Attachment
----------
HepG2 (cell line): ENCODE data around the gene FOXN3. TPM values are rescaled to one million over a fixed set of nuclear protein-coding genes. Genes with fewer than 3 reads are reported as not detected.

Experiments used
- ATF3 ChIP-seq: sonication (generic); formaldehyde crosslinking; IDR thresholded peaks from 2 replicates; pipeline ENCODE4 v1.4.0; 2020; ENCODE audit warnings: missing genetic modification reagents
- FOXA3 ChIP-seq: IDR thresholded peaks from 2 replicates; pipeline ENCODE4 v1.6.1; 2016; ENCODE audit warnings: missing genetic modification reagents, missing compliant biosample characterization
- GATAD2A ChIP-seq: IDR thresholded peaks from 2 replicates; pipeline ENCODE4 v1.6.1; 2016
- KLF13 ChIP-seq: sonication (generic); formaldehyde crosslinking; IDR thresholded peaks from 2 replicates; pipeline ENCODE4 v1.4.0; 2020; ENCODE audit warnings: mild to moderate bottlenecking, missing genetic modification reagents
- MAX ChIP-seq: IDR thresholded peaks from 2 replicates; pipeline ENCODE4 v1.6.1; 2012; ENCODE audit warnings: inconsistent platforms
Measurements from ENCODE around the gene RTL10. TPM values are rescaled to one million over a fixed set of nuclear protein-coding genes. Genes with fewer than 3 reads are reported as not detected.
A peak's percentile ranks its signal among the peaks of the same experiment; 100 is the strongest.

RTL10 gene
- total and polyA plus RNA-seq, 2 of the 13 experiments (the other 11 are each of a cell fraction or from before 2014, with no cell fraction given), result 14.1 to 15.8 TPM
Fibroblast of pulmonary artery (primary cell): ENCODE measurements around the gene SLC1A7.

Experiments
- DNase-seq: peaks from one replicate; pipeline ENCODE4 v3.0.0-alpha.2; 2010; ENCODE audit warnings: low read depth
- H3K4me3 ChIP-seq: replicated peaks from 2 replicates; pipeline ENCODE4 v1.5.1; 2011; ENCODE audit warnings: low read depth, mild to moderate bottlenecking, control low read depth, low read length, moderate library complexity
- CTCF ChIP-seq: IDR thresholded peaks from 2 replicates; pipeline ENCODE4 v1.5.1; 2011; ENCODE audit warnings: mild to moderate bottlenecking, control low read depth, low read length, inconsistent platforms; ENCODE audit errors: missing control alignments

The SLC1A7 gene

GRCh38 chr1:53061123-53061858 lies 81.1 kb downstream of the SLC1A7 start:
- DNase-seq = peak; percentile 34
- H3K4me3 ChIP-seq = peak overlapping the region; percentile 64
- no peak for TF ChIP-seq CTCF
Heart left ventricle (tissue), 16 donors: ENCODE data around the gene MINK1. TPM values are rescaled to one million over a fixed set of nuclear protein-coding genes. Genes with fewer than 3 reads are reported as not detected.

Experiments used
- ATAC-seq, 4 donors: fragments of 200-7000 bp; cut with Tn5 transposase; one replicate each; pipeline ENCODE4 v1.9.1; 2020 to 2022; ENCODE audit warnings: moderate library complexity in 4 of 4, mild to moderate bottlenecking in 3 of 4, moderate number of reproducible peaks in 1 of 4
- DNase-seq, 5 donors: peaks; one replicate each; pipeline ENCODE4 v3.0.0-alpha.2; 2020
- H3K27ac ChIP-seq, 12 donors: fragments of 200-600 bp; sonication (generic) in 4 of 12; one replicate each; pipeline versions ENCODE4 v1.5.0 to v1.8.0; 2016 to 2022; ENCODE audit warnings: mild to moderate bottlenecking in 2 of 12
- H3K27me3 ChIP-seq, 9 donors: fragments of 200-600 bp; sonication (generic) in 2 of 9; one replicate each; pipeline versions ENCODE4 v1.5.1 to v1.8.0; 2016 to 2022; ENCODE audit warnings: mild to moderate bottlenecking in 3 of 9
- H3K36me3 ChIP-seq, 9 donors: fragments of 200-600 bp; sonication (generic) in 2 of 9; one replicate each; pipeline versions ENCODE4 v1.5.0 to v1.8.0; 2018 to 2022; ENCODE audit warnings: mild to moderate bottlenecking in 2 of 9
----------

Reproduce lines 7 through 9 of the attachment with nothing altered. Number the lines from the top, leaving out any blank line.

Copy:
- MAX ChIP-seq: IDR thresholded peaks from 2 replicates; pipeline ENCODE4 v1.6.1; 2012; ENCODE audit warnings: inconsistent platforms
Measurements from ENCODE around the gene RTL10. TPM values are rescaled to one million over a fixed set of nuclear protein-coding genes. Genes with fewer than 3 reads are reported as not detected.
A peak's percentile ranks its signal among the peaks of the same experiment; 100 is the strongest.